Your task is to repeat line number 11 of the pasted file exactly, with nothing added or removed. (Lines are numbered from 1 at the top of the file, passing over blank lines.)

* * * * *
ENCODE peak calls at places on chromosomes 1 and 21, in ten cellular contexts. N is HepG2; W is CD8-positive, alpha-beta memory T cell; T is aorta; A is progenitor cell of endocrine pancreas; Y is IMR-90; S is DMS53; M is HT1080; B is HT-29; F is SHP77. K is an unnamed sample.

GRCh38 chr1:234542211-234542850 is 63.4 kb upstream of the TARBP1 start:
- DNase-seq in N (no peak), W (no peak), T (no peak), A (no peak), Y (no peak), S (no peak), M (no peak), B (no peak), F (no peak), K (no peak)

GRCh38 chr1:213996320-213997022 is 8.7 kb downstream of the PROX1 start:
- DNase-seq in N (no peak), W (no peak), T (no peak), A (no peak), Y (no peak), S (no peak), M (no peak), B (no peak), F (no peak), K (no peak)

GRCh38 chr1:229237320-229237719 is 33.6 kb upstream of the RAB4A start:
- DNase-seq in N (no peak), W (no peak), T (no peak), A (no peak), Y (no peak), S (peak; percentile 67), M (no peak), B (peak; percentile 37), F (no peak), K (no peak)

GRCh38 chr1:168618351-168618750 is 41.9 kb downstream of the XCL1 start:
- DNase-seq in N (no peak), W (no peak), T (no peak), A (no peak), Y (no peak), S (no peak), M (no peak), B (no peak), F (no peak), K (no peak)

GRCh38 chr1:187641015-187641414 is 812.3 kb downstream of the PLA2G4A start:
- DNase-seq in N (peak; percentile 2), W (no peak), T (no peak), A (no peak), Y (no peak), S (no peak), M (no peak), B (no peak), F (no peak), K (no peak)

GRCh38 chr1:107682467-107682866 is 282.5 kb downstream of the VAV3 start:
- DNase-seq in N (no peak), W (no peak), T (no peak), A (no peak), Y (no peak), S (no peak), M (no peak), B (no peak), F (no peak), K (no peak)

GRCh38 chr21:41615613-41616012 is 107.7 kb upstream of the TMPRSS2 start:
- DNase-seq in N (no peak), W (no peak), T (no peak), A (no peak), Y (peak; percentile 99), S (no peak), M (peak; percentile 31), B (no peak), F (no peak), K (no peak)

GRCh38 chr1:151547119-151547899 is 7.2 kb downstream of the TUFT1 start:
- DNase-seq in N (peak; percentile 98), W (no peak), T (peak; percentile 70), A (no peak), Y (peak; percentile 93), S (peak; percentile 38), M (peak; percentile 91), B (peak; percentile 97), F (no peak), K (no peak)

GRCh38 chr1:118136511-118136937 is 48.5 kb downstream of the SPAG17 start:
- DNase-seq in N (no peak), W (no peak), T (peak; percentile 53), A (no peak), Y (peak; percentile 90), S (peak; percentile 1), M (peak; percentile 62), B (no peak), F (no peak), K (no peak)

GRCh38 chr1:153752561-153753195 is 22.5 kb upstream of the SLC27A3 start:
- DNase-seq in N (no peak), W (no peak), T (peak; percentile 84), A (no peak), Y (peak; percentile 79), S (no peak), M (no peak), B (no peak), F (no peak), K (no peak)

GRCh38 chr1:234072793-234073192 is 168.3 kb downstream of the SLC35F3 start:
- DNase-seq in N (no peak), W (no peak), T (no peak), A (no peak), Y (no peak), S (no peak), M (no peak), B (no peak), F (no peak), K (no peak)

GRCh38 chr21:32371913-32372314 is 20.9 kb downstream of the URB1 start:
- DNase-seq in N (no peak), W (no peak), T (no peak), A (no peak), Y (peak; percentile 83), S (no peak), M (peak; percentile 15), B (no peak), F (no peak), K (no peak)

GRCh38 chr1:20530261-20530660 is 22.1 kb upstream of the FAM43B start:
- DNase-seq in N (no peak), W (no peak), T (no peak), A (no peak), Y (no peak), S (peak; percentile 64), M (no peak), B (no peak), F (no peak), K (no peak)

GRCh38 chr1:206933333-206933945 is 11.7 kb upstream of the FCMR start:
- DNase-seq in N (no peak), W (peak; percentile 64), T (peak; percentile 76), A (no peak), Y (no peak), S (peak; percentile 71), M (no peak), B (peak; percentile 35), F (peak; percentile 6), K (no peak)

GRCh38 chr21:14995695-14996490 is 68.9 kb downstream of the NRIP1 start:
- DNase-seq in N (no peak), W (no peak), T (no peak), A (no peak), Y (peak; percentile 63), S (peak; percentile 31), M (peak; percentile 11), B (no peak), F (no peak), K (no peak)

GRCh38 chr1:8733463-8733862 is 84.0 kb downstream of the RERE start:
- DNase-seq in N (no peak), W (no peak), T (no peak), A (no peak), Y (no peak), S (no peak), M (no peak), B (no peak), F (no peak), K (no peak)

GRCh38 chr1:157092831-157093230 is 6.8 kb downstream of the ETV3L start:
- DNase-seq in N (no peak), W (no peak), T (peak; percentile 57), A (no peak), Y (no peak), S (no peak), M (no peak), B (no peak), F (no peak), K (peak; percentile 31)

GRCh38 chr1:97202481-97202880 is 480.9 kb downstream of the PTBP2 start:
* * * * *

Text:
- DNase-seq in N (peak; percentile 2), W (no peak), T (no peak), A (no peak), Y (no peak), S (no peak), M (no peak), B (no peak), F (no peak), K (no peak)